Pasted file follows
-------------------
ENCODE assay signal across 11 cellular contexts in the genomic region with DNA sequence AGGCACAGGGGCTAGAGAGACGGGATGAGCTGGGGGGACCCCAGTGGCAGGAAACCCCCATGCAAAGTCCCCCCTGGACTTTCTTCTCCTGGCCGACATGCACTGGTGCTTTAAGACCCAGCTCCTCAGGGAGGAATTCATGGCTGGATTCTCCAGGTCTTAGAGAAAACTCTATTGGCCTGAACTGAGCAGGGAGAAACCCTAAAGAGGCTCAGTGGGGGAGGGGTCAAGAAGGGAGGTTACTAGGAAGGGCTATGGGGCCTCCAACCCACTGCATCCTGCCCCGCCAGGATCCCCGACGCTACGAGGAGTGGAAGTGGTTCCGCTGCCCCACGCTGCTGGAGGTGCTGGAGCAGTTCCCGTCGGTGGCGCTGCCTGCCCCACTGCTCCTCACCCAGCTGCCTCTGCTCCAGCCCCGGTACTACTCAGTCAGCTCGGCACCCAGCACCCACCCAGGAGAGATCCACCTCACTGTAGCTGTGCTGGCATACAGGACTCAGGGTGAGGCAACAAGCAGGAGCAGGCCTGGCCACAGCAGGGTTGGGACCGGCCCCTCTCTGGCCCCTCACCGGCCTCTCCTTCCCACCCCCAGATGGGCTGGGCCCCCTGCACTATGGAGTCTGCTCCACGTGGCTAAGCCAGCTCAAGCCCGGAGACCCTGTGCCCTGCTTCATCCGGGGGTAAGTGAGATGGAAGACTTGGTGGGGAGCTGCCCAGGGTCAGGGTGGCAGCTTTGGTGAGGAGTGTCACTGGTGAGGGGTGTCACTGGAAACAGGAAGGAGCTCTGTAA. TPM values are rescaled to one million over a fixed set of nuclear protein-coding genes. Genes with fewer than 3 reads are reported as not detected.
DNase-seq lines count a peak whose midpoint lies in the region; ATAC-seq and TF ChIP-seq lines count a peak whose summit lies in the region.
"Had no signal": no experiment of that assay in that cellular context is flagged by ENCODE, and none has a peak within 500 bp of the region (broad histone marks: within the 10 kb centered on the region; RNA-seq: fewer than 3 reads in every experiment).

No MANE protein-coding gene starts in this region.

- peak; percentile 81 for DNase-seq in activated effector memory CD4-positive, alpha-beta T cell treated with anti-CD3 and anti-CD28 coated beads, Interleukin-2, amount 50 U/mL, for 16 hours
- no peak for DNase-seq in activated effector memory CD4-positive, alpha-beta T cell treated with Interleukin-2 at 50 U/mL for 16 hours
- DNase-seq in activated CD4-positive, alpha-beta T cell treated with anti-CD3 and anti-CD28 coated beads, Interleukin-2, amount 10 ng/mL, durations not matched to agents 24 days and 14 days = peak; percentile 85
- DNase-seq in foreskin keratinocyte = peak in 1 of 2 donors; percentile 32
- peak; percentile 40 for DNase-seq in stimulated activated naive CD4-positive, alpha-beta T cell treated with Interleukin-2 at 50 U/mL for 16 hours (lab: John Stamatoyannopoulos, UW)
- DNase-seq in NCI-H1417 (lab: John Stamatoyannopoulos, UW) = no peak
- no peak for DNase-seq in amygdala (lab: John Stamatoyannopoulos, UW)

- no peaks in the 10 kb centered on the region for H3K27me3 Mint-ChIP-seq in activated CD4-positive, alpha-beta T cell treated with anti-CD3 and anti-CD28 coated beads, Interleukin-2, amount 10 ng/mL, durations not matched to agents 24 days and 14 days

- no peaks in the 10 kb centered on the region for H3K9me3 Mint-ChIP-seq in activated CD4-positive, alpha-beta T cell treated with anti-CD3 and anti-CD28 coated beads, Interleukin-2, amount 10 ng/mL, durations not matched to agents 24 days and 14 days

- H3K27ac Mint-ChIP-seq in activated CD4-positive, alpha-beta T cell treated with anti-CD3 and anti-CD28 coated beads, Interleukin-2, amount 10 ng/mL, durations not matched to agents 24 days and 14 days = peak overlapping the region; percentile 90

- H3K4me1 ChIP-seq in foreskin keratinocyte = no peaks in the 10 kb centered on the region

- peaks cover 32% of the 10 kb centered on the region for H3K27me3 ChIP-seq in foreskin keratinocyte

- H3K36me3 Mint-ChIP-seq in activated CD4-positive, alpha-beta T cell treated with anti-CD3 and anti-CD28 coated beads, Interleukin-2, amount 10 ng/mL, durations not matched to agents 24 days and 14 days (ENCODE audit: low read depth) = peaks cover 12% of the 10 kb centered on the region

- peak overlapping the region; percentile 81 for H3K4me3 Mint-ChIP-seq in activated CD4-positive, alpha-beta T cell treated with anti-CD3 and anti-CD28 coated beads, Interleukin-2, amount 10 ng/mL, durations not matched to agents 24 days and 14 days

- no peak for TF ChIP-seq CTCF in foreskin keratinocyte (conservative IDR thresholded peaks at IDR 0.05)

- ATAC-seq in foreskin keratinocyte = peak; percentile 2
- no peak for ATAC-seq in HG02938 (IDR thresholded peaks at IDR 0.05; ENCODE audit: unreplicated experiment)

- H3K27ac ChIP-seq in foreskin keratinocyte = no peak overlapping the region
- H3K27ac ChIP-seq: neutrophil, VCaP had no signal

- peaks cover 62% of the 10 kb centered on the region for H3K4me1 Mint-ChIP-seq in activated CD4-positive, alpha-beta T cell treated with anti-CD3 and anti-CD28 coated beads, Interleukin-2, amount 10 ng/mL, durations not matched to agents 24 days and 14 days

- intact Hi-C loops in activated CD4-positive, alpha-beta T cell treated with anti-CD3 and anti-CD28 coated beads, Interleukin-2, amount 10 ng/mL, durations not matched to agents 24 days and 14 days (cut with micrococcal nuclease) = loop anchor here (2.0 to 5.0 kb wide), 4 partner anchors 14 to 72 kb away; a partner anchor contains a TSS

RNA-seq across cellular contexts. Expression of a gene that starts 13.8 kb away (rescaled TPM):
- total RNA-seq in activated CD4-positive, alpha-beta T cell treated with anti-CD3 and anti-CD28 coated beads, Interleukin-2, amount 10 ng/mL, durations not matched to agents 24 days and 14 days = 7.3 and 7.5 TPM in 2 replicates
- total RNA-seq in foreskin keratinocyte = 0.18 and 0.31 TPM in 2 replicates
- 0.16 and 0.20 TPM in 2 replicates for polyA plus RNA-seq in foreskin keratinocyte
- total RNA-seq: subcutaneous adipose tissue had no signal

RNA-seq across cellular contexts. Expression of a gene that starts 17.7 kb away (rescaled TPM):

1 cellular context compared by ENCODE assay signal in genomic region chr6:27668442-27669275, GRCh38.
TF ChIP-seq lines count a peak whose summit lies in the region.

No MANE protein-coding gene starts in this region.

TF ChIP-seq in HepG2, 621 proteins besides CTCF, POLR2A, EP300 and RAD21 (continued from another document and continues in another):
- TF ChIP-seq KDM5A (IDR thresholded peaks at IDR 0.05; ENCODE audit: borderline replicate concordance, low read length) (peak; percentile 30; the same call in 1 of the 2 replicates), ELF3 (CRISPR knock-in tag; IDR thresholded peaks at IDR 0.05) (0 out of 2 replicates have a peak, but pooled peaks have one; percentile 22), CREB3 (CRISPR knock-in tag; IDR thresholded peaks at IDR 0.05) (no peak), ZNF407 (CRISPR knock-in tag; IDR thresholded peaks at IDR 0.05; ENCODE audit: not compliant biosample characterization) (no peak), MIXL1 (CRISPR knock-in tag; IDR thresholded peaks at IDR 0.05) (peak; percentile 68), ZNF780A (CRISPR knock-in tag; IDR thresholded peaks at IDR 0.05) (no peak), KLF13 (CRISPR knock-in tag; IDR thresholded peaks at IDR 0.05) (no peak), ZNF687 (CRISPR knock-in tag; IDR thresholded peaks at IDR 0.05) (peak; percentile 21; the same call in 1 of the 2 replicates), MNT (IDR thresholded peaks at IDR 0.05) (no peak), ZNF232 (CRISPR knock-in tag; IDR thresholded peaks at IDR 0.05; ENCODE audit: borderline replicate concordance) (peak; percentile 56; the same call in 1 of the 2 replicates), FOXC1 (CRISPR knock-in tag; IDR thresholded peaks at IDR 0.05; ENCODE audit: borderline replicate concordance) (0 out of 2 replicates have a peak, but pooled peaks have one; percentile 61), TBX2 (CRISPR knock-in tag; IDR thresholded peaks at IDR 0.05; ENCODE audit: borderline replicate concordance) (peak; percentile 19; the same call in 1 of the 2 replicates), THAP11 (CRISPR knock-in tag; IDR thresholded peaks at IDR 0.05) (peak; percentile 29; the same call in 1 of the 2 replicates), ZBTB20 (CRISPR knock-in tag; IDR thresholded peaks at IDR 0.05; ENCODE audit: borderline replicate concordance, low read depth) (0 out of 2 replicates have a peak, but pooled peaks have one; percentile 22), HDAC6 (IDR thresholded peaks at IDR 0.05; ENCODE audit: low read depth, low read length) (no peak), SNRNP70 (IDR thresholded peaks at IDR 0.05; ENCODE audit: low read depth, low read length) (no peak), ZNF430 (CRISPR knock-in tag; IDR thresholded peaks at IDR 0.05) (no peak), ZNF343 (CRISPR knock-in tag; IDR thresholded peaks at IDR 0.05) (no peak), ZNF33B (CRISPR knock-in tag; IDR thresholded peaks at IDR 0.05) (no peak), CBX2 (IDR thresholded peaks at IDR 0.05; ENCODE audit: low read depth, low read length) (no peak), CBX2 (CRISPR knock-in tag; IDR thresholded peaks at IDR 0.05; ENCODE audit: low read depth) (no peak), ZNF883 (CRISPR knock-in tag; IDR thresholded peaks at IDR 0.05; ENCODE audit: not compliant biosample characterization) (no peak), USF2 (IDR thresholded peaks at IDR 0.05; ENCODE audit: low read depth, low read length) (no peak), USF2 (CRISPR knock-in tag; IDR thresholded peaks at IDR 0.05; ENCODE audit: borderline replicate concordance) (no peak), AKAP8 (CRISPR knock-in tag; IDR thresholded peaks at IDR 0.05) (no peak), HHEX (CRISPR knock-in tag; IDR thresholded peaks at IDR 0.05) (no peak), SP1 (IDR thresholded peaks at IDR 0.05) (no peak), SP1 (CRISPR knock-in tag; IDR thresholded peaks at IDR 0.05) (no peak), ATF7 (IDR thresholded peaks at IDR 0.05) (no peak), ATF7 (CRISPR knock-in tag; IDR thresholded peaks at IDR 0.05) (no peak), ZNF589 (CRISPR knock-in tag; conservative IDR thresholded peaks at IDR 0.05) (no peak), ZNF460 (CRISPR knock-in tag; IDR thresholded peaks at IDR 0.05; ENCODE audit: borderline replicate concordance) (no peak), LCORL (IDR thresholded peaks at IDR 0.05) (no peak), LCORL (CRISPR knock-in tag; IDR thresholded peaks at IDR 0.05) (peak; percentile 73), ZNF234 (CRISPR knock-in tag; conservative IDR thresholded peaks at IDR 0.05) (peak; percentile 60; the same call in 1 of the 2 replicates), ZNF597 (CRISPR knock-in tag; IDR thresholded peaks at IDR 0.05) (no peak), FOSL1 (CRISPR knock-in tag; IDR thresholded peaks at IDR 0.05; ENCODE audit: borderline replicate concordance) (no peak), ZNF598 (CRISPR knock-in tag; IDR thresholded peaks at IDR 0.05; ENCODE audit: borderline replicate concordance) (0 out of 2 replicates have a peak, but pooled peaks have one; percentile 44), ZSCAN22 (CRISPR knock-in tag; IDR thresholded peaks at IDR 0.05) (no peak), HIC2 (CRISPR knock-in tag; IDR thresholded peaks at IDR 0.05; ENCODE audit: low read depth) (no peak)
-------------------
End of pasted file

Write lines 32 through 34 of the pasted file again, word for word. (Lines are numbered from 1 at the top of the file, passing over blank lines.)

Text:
1 cellular context compared by ENCODE assay signal in genomic region chr6:27668442-27669275, GRCh38.
TF ChIP-seq lines count a peak whose summit lies in the region.

No MANE protein-coding gene starts in this region.